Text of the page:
May Magic Sale an Unprecedented Success at Over $500K
Chicago — Potter and Potter's mid-spring event conjured up both international attention as well as breathtaking sales results. After a long day of spirited bidding, 95 lots realized between $1,000-3,999; 17 lots realized between $4,000-$6,999; and 6 lots broke the $7,000 mark. Prices noted include the company's 20% buyer's premium.
Materials from magician Johnny Thompson, the Las Vegas illusionist best known as The Great Tomsoni, stole the show and delivered top shelf results.
• Lot #470, Thompson’s engraved cups and balls used for his version of the classic sleight-of-hand trick, was estimated at $2,000-4,000 and topped off at an astonishing $14,400. This set was illustrated in The Magic of Johnny Thompson and was noteworthy as their form was based on cups endorsed by his close friend, Charlie Miller.
• Lot #468, Thompson’s “Great Tomsoni” costume for his Las Vegas magic act, made $6,000 on its $2,500-5,000 estimate. This lot included a custom tailored jacket, a white dress shirt, cummerbund, white bow tie, custom-tailored pants, a satin ribbon/sash, patent leather boots, as well as a number of top hats, props, and a large cloth suitcase.
• Lot #474, Thompson’s maroon cloth egg bag illusion was estimated at $500-750 and scrambled its way to $6,000. It was used for his performance of the venerable egg bag effect, in which an egg, placed in the bag, vanished and reappeared repeatedly, even when the bag was in the hands of an audience volunteer.
• Lot #480, Thompson’s Mora Balls and net with mold realized $2,880 on its $200-400 estimate. These items were used for the magician's signature version of this trick in which the spheres traveled from one hand to the other, with a see-through handkerchief held by two spectators being used as a table.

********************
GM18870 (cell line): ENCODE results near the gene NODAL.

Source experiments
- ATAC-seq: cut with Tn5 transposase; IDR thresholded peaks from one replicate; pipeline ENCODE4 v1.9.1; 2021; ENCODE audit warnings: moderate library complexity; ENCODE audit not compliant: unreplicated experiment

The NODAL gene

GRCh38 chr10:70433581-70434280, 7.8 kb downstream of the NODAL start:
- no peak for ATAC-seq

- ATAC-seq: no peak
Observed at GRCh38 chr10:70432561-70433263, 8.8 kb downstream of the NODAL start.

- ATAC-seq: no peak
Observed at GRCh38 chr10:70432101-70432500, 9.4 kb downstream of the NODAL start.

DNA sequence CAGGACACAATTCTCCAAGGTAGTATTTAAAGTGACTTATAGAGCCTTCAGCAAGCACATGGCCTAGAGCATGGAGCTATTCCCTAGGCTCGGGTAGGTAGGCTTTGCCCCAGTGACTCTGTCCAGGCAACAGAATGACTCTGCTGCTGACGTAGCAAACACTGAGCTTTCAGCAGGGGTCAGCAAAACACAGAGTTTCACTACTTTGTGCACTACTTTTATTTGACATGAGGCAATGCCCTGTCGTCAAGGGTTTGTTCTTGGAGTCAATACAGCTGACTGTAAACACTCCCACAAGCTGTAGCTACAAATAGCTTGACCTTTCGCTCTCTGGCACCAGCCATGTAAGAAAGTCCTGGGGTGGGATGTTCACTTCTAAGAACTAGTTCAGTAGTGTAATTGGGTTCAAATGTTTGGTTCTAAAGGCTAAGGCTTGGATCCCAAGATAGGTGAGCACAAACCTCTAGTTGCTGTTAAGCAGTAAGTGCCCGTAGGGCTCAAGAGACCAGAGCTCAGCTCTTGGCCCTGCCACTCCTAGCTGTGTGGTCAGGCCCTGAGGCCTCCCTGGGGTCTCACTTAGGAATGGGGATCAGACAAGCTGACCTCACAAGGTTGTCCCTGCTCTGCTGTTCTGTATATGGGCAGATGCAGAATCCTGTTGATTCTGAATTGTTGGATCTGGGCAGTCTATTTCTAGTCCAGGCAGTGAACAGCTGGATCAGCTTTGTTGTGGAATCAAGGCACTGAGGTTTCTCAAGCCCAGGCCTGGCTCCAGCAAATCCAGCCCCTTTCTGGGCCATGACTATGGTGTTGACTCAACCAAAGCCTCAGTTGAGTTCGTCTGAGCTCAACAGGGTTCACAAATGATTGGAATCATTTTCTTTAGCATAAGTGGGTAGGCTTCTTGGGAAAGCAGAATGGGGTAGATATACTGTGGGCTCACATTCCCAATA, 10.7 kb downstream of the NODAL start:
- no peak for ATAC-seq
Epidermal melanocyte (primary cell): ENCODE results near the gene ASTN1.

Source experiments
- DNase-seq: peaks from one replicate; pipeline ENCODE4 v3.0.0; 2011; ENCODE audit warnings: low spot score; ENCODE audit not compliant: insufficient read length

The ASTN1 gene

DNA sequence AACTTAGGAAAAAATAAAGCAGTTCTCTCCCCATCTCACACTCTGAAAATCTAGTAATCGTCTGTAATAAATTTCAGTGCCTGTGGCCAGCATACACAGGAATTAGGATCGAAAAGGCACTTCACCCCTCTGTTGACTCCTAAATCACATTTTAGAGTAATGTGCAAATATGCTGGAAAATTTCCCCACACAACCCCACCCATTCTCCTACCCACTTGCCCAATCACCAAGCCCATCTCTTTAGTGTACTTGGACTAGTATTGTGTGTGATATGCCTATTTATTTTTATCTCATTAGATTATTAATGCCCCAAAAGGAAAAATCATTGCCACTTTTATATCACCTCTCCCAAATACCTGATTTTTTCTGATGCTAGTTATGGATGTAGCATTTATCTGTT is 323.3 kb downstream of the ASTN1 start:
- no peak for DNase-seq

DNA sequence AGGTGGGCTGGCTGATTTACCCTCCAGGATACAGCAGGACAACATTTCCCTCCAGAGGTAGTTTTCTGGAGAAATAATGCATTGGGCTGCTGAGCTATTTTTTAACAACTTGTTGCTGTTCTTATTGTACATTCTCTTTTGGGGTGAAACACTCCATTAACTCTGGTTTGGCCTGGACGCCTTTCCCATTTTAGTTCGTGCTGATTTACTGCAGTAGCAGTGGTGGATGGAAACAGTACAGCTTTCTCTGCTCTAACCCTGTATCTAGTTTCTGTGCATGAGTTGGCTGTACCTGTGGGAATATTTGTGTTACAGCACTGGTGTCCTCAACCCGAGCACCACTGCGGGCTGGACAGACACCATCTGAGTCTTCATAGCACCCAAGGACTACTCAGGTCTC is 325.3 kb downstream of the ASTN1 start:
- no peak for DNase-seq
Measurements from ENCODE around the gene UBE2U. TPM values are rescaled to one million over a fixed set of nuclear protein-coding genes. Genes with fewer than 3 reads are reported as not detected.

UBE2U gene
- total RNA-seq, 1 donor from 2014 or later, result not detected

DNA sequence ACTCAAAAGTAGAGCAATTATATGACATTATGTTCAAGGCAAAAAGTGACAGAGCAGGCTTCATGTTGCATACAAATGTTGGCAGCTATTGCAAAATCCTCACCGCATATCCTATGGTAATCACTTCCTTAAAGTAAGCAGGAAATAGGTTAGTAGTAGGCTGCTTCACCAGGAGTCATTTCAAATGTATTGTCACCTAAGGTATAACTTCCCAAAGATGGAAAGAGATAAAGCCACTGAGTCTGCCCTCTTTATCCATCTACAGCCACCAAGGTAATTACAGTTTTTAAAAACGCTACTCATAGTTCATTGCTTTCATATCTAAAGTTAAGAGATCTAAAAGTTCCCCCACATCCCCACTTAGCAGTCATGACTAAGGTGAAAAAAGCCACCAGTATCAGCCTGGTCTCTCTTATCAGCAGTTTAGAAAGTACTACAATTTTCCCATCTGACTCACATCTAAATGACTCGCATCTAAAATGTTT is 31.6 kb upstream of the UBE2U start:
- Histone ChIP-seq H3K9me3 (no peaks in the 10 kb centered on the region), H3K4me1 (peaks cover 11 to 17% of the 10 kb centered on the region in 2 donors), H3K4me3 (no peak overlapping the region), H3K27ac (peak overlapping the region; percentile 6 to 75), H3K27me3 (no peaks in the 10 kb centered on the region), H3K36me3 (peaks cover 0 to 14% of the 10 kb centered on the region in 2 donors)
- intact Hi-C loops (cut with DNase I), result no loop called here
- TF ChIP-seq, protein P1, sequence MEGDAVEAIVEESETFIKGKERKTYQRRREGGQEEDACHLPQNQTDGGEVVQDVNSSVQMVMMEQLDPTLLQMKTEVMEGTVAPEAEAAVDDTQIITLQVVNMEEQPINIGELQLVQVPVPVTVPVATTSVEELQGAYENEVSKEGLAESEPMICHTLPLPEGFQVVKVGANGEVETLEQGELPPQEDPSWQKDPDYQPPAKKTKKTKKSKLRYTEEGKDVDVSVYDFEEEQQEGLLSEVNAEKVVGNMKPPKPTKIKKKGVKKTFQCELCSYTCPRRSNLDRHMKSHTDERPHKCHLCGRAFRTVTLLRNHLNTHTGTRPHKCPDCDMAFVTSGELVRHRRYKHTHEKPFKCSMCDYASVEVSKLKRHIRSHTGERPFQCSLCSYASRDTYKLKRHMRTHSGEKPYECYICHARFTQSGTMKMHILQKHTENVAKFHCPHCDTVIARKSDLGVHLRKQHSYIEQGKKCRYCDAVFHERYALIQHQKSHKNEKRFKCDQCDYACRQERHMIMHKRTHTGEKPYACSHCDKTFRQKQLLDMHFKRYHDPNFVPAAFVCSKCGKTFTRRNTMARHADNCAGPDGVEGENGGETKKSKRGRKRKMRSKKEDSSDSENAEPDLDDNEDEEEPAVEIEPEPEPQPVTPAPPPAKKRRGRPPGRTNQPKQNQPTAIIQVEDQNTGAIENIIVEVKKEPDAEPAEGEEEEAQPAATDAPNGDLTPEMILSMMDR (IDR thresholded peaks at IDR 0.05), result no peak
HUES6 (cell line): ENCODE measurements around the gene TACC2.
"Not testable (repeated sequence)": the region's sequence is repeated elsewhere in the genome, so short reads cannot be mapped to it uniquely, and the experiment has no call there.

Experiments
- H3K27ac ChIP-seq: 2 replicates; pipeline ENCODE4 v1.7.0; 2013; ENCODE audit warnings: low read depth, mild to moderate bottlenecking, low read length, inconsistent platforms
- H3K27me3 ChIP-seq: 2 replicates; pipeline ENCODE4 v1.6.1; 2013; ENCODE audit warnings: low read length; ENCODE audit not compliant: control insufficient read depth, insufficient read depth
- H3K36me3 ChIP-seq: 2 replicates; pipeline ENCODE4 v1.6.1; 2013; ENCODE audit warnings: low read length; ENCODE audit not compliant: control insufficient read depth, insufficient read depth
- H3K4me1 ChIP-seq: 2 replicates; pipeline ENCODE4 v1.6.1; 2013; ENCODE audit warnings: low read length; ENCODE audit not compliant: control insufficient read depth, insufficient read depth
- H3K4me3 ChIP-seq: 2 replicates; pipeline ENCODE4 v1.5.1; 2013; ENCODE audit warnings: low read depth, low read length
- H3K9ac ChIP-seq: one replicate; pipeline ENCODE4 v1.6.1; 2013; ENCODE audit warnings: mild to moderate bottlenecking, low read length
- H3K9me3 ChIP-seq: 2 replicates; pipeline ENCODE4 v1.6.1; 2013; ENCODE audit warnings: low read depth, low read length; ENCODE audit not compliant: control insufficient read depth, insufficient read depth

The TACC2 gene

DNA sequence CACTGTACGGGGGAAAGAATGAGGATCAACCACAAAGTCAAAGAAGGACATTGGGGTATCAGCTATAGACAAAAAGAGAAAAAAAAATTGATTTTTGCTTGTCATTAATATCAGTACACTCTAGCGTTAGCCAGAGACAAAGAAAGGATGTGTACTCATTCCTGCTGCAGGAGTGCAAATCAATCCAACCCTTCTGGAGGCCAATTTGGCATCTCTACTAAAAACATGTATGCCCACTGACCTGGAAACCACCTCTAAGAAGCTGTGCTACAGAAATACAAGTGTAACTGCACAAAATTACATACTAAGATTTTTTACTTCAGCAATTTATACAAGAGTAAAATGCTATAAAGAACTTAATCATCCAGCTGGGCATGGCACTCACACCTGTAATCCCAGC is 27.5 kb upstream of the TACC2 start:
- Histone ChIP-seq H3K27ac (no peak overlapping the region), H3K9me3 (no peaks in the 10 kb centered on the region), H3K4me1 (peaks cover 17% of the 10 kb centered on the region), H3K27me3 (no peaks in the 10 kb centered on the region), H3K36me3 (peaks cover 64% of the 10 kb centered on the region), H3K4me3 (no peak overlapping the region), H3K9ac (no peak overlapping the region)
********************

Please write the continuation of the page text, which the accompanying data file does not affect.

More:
• Lot #585, a set of The Great Tomsoni and Company hand lettered signs in uniform metal frames scored $1,920 - nearly ten times their high estimate.
Important broadsides and advertising posters from two centuries of entertainers and troupes took several of the top slots in this extraordinarily successful sale.
• Lot #363, a handsome, framed poster promoting Harry Kellar’s Latest Theosophic Wonder, sold for $7,200. It featured Kellar in a scene from his performance of the Morritt Cage illusion.
• Lot #365, a broadside for Maskelyne & Cooke’s Marvellous Entertainment from the Egyptian Hall, London, made $6,600. This c. 1880 lithograph featured highlights from the troupe's spooky show including spirit cabinet and table lifting effects, a ghostly manifestation, and a dancing, decapitated skeleton.
• Lot #341, a c. 1920 broadside promoting The Great Carmo. The Colossus of Mystery realized $5,760 on its $400-800 estimate. This handsome bust portrait featured the circus impresario and illusionist Harry Cameron (1881-1944) in a green turban, with two prominent hoop earrings.
• Lot #196, a Professor Herrmann advertising flyer printed in London and dated 1873 achieved $2,280 on its $250-350 estimate. This piece promoted Herrmann’s daily program at Egyptian Hall, as well as Alexandre Osmann, the Celebrated African Wizard.
This sale's noteworthy selections of magic themed notebooks and scrapbooks were also best sellers.
• Lot #311, an 1880s-era scrapbook of magic, ventriloquist, and thought-reading materials, made its way to $5,280. This collection was likely gathered by magician and ventriloquist Sidney Oldridge, and included a variety of printed documents related to variety entertainments in London in the late Victorian era.